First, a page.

Researcher's key role in Nyungar community success story

October 22, 2014

A Murdoch University researcher has been closely involved with the rejuvenation of an Aboriginal community centre in Pinjarra, which will officially reopen on Tuesday, October 28.

Nursing lecturer Caroline Nilson from the School of Health Professions has successfully run cooking, nutrition, health and gardening programs for children and adults via the Murray Districts Aboriginal Association (MDAA) Centre for four years as part of her PhD research project.

Many of these classes were run in nearby locations while the centre was renovated but were relocated six weeks ago when building works were completed.

The success of Mrs Nilson’s programs have been instrumental in securing funding for the transformation of the MDAA Centre. She hopes her project’s findings will inform the development of similar health promotion frameworks in other communities in Western Australia.

Mrs Nilson’s involvement with the MDAA began back in 2010 when she was approached to run children’s cooking workshops in the local community. She formulated the Deadly Koolinga Chef Program which was run in her own time and which taught children how to cook healthy, nutritious food.

Its success prompted the women in the community to ask Mrs Nilson to expand the program. She then successfully applied to Murdoch’s  School of Health Professions for the three year Peacocke research scholarship and created the Bindjareb Yorga’s Health Program in January 2012. This program is for women and includes cooking and nutrition classes, group fitness classes, health information yarning classes and a community vegetable garden.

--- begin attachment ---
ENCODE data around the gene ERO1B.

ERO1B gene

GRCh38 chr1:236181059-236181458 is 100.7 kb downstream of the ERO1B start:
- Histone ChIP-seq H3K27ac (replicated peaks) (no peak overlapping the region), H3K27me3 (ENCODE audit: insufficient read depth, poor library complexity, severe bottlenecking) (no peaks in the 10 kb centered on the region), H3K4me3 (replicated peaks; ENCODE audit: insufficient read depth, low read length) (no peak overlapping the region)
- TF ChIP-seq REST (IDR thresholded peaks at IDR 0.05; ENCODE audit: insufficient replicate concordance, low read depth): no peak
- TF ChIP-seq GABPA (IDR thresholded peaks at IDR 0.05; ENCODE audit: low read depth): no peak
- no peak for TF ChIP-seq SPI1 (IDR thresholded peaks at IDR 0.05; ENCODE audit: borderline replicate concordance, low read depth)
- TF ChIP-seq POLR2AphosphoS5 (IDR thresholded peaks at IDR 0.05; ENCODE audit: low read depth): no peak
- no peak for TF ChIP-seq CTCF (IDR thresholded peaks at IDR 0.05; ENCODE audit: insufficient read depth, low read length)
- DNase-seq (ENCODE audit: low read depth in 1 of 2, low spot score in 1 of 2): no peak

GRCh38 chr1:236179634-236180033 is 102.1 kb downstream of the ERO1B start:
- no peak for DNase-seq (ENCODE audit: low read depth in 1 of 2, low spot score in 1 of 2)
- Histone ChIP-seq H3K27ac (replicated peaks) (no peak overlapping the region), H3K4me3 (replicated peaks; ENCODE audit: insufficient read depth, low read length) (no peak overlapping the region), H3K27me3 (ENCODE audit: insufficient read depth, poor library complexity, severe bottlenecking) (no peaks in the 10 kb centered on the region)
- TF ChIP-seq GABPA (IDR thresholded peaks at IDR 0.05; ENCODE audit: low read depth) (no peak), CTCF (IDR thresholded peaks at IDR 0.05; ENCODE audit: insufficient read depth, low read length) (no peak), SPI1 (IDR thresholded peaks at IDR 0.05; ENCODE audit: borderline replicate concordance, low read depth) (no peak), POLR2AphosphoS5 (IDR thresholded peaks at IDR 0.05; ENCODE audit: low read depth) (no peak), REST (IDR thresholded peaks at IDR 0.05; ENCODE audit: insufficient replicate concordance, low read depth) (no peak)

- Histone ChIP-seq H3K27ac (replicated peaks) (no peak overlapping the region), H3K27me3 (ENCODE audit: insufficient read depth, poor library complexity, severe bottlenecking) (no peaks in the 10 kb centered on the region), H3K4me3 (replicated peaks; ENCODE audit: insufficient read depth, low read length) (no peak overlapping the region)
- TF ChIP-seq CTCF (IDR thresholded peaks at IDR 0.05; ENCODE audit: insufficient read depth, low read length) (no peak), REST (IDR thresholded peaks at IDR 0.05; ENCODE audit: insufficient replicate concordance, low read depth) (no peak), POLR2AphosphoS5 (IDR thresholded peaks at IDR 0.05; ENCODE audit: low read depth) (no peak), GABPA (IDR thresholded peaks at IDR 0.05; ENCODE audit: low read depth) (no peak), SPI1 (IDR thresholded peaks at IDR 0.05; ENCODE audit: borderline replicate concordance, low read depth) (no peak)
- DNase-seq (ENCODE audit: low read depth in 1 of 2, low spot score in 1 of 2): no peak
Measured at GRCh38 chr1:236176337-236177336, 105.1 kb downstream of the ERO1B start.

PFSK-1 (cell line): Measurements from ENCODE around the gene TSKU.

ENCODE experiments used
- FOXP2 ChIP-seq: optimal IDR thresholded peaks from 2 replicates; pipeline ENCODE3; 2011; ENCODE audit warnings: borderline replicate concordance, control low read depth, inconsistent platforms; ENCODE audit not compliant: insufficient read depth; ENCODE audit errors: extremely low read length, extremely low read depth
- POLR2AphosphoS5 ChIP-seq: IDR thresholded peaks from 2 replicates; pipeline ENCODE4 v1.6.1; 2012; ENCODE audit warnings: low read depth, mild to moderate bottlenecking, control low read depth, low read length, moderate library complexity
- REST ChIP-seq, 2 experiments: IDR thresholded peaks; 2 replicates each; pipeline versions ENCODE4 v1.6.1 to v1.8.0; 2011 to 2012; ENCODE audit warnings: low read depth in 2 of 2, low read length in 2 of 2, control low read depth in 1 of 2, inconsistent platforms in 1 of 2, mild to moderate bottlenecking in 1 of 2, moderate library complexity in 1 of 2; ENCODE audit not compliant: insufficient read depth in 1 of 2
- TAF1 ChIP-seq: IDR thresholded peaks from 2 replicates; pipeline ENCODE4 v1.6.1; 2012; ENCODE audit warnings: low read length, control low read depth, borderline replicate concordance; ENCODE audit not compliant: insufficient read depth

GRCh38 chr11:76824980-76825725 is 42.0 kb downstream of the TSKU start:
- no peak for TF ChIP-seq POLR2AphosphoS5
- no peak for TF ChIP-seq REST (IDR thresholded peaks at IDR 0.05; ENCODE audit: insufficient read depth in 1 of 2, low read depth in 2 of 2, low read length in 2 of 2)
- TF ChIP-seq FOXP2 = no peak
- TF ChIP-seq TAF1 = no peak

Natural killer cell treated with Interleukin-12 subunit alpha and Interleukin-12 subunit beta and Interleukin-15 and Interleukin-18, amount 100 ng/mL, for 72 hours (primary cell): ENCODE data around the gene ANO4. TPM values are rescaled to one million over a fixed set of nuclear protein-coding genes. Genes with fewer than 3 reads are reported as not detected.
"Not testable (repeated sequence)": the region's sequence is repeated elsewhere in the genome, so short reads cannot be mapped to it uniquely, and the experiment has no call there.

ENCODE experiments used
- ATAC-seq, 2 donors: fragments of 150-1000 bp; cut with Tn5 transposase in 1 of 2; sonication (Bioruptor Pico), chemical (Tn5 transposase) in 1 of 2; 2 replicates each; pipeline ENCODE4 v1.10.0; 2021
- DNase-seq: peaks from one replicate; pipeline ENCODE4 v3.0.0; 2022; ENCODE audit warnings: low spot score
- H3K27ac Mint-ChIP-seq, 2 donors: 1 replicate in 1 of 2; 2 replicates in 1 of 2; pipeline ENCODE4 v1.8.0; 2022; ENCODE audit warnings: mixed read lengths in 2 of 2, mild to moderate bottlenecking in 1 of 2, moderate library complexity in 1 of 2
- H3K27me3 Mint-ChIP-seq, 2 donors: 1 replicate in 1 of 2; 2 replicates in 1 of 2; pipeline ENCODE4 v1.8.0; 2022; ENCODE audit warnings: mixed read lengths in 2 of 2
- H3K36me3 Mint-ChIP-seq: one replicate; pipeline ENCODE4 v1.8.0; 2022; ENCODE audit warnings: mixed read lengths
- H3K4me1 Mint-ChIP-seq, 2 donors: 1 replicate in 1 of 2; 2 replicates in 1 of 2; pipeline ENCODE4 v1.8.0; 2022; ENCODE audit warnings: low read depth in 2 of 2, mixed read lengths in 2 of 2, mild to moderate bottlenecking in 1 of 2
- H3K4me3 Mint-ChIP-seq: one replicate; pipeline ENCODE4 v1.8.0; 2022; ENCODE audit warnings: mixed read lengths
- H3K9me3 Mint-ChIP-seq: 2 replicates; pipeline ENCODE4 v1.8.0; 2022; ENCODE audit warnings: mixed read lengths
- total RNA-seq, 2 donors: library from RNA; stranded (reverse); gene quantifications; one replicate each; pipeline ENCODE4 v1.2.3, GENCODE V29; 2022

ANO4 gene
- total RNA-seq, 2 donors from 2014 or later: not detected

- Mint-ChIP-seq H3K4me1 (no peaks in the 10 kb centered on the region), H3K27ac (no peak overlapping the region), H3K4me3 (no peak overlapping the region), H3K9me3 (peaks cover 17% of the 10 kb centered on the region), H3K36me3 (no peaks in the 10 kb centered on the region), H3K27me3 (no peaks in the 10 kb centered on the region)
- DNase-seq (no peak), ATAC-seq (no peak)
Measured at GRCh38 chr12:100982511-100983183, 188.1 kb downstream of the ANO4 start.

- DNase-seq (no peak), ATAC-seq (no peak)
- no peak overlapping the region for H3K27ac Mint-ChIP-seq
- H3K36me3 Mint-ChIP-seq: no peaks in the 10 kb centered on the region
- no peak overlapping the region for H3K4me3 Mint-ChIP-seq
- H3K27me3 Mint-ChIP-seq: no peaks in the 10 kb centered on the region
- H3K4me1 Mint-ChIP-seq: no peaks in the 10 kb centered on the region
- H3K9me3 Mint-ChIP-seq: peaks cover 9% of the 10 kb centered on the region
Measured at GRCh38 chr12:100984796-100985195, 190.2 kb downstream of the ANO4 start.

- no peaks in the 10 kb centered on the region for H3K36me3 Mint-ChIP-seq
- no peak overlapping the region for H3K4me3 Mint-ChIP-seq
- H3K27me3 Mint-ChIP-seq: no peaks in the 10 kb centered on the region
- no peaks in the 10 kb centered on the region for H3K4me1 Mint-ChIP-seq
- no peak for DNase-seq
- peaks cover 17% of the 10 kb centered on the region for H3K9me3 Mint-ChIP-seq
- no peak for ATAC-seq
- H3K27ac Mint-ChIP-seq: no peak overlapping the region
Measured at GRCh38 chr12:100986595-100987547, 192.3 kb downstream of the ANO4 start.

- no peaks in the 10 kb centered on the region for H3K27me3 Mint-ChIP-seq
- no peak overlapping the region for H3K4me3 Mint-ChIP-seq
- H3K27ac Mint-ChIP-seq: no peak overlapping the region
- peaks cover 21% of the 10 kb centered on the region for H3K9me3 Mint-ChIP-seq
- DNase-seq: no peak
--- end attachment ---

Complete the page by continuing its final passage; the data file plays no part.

“The project has become much more than a PhD. It’s become my life!” Said Mrs Nilson. “I’ve been at the centre pretty much every day for the last three years. But the project is very much a partnership with the community and the launch event is a culmination of so much hard work. I am extremely proud to be a part of it.

“My scholarship funding comes to an end in December but I am committed to continuing to assist the MDAA and the projects will continue.”

So far around 30 children have gone through the cooking program, which is aimed at 11 and 12 year olds, while around 25 women have attended the cooking, exercise and health promotion classes.

“I think it’s made an enormous difference in the community,” said Mrs Nilson. “For example, the vegetable garden is extremely important because it has given the community a sense of place and connectedness to the land – which is very important to Aboriginal people.

“The programs and courses have brought them all together, not only to learn about healthy eating and exercise, but to have a laugh and connect as a community. Change in terms of kilograms lost is slow but the holistic benefits have been invaluable.

“What we have achieved here can be a blueprint for other communities.”

The MDAA Centre has been completely renovated with funding from Lotterywest, Royalties for Regions and Alcoa Mining with support from the Peel Development Commission, Indigenous Community Volunteers, Greening Australia and Fairbridge Land Care.

The official opening on Tuesday will be attended by 70 invited guests including Lieutenant General John Sanderson, former Governor of WA, Hon Murray Cowper MLA, Hon Sally Talbot MLC and Hon David Templeman MLA.

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